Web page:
Finally, the New Clint Eastwood, dramatically unveiled in Blood Work and improved upon in Mystic River, comes into his own. The deliberate, portentious style he has been fine-tuning finds a home in Million Dollar Baby, a powerful and profoundly upsetting drama about two people who try to use each other to redeem their lives. Perhaps because the film is so intensely character-driven, as opposed to plot-driven, Eastwood’s approach doesn’t seem oppressive or contrived but rather probing and considered.
The above description — “drama about two people who try to use each other to redeem their lives” — is far too reductive, not only because Million Dollar Baby‘s themes are more complex by several orders of magnitude, but also because it is not a film about “themes.” There is never the impression that the screenplay was written to illustrate a point, and that’s what makes it a near-masterpiece — movies that delve into the sort of heavy issues that permeate the last act of Million Dollar Baby tend to become platforms for those issues, but this film is faithfully about its characters from beginning to end.
That’s not to say that the characters are in any sense “real,” aside from the fact that they are ostensibly human beings. Eastwood is not interested in recreating the details of real life, and we never quite learn where his Frankie Dunn gets the money to keep up his classically raggedy boxing gym, or whether the sentence “Girly tough ain’t enough” has ever actually been spoken. But the movie is real on a more important level. You may never meet a Frankie Dunn, but that doesn’t make Million Dollar Baby any less wrenching.
This is the Magic of the Movies, or part of it, anyway: creating characters whom we relate to/sympathize with/feel for but who are nonetheless from another universe. The somber, blue-toned universe Eastwood creates here is stylized and otherwordly, but for two hours plus it becomes our world, and its inhabitants our compatriots. In that sense, it’s not much different from a great fantasy epic: it takes us to a new place, even if the differences between it and our world are more subtle.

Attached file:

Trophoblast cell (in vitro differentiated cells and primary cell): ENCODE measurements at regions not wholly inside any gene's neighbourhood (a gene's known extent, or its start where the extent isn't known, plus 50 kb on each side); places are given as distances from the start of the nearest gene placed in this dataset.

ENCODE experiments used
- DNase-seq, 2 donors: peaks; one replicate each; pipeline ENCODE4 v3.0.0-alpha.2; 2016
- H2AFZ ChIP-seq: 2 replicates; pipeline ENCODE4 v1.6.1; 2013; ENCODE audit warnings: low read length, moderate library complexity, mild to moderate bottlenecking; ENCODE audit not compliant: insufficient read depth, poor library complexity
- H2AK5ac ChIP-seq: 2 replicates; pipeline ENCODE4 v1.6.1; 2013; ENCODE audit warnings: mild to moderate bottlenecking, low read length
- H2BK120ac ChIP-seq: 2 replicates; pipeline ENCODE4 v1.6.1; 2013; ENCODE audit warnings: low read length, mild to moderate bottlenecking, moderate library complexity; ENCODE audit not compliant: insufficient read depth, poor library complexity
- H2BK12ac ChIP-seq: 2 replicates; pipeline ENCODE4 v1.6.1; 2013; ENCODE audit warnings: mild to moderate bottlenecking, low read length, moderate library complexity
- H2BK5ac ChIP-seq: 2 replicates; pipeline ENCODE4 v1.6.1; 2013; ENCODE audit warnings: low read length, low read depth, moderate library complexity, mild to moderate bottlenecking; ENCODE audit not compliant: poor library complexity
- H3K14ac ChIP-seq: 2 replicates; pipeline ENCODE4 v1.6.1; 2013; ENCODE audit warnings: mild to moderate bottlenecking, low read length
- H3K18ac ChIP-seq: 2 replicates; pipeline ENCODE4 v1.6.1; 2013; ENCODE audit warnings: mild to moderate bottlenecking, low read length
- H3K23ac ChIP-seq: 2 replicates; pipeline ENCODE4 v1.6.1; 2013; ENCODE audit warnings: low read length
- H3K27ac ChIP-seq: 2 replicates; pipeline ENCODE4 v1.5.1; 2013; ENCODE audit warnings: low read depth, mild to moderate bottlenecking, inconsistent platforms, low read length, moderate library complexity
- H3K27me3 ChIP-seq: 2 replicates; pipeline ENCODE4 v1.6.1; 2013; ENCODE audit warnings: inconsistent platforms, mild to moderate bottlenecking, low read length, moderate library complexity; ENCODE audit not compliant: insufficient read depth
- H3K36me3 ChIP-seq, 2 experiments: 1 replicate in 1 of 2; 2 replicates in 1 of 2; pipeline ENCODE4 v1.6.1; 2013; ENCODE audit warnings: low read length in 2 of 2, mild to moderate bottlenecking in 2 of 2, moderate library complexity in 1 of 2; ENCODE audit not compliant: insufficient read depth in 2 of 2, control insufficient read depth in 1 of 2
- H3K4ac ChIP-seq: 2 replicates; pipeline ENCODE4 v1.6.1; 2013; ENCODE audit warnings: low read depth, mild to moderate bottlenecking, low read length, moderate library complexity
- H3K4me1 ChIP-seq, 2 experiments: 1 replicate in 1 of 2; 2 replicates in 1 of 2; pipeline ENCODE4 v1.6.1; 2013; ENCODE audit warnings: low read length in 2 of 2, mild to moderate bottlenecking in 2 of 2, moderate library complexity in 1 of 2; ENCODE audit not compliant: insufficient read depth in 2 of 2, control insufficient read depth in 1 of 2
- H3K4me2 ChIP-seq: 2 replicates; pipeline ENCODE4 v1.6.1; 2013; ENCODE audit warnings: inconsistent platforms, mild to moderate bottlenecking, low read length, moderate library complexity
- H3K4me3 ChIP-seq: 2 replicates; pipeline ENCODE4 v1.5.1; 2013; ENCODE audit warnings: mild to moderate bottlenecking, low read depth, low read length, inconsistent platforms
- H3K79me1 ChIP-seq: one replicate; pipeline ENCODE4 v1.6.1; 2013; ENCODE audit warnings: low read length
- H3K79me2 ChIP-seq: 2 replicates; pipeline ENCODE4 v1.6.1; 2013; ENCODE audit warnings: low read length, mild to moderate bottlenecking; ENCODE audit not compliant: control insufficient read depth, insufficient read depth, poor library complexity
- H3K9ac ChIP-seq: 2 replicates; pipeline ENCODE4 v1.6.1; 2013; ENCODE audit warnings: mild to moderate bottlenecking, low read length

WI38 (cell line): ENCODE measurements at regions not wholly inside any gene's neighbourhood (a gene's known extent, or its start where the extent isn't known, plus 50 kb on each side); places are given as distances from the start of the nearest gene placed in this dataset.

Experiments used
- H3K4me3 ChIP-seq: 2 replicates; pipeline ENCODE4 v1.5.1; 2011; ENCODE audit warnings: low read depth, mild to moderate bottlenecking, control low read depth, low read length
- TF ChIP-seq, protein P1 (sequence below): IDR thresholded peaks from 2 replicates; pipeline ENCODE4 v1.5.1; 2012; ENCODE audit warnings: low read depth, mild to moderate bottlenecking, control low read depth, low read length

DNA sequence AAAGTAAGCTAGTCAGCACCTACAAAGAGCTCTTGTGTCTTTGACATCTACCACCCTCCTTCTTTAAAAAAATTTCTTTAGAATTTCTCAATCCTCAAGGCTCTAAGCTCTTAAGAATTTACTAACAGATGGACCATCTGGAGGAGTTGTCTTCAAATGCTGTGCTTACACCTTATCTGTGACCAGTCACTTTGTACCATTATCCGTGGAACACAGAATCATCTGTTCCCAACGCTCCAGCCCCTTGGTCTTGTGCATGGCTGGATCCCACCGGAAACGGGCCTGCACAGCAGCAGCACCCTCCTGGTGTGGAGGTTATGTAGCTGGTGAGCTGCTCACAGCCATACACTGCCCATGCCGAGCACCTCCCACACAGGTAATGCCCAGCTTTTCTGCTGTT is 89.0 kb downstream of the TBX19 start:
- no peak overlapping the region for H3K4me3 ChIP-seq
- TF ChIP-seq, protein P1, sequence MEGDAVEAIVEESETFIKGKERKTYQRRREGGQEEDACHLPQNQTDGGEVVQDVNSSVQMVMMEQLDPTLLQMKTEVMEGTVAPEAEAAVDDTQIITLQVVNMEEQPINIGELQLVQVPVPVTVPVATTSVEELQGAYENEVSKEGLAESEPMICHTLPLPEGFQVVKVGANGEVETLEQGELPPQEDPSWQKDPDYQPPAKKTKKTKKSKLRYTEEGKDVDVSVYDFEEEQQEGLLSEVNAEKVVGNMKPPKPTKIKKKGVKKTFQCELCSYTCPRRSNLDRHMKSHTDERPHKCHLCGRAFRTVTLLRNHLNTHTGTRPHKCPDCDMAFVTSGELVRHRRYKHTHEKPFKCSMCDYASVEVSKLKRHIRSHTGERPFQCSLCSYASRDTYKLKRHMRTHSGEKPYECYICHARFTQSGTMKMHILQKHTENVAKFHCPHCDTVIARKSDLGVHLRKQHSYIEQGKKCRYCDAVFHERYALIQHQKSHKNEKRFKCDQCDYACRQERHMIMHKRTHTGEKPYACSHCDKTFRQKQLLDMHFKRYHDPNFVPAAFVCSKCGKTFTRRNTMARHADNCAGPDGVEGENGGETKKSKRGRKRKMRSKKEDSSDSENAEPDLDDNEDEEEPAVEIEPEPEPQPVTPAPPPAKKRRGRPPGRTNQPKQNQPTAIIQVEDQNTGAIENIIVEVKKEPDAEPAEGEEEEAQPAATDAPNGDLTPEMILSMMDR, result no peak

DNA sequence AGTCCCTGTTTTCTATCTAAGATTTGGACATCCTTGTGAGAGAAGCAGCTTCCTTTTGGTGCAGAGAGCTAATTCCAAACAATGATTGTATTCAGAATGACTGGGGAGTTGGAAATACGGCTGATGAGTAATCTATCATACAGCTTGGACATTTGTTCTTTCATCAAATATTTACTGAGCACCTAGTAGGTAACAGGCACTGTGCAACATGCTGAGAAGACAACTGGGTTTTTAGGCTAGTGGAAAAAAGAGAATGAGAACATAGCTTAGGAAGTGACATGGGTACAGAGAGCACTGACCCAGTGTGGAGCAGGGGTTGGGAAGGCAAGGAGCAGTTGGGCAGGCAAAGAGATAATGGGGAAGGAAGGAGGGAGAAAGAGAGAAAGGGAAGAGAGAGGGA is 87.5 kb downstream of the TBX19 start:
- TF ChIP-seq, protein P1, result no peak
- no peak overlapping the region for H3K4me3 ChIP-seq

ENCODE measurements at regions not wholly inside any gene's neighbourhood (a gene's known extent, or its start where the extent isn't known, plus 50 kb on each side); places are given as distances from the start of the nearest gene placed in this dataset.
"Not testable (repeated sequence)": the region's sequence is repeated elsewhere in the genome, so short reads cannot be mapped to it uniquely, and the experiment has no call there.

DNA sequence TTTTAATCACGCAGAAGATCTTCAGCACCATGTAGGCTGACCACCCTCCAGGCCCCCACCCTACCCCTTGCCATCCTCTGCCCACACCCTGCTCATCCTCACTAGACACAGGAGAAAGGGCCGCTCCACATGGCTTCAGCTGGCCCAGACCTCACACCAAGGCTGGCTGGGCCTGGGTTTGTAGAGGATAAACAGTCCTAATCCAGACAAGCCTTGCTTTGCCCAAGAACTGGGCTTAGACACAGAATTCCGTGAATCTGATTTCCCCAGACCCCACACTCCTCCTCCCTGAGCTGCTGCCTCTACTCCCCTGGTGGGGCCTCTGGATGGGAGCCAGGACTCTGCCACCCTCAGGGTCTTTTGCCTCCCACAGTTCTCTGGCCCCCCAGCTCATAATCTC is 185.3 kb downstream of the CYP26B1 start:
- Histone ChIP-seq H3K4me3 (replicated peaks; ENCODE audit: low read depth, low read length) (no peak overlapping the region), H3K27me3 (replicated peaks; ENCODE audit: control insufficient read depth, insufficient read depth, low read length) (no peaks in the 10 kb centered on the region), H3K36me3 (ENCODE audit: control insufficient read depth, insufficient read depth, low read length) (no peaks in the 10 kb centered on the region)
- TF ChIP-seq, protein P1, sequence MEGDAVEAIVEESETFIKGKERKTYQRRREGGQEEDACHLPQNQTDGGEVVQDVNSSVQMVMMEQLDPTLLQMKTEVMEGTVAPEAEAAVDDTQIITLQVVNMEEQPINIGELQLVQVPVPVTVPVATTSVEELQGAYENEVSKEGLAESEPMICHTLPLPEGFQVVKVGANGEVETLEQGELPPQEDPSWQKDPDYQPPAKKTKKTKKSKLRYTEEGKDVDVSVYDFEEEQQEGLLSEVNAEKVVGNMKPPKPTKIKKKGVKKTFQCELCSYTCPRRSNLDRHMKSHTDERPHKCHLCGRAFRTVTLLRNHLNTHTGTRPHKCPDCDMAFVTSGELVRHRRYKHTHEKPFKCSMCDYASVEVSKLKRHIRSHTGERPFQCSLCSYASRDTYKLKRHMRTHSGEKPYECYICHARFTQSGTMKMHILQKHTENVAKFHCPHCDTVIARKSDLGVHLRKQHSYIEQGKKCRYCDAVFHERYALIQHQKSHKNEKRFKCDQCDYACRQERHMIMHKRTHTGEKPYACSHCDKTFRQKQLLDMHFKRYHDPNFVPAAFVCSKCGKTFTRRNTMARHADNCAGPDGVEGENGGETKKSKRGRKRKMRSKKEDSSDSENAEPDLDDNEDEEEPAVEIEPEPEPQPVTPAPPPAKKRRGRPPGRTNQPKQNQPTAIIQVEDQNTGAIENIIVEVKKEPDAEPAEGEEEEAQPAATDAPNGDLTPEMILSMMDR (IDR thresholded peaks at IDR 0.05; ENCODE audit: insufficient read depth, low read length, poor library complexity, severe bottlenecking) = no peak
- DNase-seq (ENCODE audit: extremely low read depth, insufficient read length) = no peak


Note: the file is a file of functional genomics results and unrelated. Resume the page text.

Million Dollar Baby is by no means a boxing movie, as many critics have already taken the opportunity to point out, but Eastwood does take some time to toy with boxing movie conventions. I’ve already mentioned the gym, which is precisely the sort of grimy, brick wall place we are used to seeing. The first half of the film follows an at least superficially familiar path, as the down-on-his-luck boxing trainer takes on a too-old underdog pupil, but Eastwood gives everything — including the iconic training montage — a profound sense of melancholy. We are never allowed to forget that we are most likely not heading toward a triumph.
The last act would have represented an about-face for most movies, a shocking reversal of tone and feel. Not for Eastwood, who spent the rest of the film preparing us for it, making what happens seem utterly inevitable. The intimation seems to be that these characters can only be redeemed through tragedy, that disaster is the last step in washing away their sins and guilt. “He didn’t have anything left in him,” it is said of Frankie Dunn at the end of the film, and the movie seems to be saying that he has been washed clean not only of his guilt and fear, but also of his life force.
Hilary Swank is miraculous as the determined boxer; this is really her follow-up to Boys Don’t Cry, with everything in between just being “work.” It would have been so easy to make Maggie Fitzgerald insufferable — she does, after all, spend half the movie pestering Clint Eastwood — but Swank gives her dignity and believability. When she says “If I’m too old for this, I got nothing,” we instinctively sympathize with her; there is no sense that she is whining, posturing, wheedling or confused. And in the final scenes, Swank brings “dignity” to a whole new level.
Rarely do we get to deploy the term “great movie” without qualifying it to mean less than that, or sometimes more. Million Dollar Baby is a great movie, in the good old sense, telling an enthralling story and treating its characters with sympathy and kindness. More than forty years into his career, Clint Eastwood is still growing.